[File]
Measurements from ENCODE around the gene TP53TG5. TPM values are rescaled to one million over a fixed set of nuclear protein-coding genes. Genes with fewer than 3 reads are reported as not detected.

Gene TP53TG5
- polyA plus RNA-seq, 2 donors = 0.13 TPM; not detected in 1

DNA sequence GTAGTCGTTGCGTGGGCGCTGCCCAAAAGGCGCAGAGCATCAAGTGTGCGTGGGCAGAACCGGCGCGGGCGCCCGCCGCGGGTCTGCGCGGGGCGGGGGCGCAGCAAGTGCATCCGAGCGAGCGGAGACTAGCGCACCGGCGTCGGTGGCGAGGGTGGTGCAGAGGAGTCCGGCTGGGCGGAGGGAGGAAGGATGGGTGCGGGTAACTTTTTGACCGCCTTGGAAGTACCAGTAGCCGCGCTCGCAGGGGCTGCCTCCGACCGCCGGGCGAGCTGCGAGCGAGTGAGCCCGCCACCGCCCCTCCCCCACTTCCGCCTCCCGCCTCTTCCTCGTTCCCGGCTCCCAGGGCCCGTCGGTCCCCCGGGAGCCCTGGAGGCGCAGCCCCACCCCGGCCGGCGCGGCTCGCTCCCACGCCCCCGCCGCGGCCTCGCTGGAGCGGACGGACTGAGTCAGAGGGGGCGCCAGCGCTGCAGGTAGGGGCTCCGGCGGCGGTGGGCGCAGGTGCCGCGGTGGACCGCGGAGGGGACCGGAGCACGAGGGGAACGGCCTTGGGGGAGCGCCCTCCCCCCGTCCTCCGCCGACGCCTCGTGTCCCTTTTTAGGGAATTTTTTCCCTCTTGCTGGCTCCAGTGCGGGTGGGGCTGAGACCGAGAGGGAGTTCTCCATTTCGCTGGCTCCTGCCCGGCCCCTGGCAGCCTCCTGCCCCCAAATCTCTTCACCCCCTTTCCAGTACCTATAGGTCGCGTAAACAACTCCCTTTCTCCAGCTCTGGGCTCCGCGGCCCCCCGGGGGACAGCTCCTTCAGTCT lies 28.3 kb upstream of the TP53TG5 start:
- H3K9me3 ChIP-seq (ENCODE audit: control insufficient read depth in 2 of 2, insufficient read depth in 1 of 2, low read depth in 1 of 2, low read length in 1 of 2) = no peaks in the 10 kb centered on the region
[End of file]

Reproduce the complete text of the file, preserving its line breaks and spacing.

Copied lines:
Measurements from ENCODE around the gene TP53TG5. TPM values are rescaled to one million over a fixed set of nuclear protein-coding genes. Genes with fewer than 3 reads are reported as not detected.

Gene TP53TG5
- polyA plus RNA-seq, 2 donors = 0.13 TPM; not detected in 1

DNA sequence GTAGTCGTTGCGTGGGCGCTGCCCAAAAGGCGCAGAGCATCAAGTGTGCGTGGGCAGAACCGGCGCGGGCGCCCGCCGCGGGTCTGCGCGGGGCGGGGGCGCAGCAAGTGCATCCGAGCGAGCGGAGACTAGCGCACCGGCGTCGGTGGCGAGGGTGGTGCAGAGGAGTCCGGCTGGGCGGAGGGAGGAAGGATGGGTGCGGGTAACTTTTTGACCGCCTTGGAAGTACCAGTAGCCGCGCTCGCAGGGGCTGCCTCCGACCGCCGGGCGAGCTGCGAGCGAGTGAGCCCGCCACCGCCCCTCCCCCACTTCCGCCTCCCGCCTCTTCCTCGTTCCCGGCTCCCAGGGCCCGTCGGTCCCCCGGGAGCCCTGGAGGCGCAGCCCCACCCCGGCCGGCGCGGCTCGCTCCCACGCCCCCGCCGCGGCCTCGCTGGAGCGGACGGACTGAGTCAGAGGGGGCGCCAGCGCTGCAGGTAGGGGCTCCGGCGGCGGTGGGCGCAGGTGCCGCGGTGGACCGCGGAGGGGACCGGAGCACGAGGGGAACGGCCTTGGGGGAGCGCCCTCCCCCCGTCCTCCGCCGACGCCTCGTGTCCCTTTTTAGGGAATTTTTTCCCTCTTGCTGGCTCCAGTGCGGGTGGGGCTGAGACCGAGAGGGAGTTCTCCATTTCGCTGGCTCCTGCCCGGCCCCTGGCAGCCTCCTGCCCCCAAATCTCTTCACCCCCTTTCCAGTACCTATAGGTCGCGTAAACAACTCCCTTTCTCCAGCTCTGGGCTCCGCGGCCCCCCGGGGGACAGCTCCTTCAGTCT lies 28.3 kb upstream of the TP53TG5 start:
- H3K9me3 ChIP-seq (ENCODE audit: control insufficient read depth in 2 of 2, insufficient read depth in 1 of 2, low read depth in 1 of 2, low read length in 1 of 2) = no peaks in the 10 kb centered on the region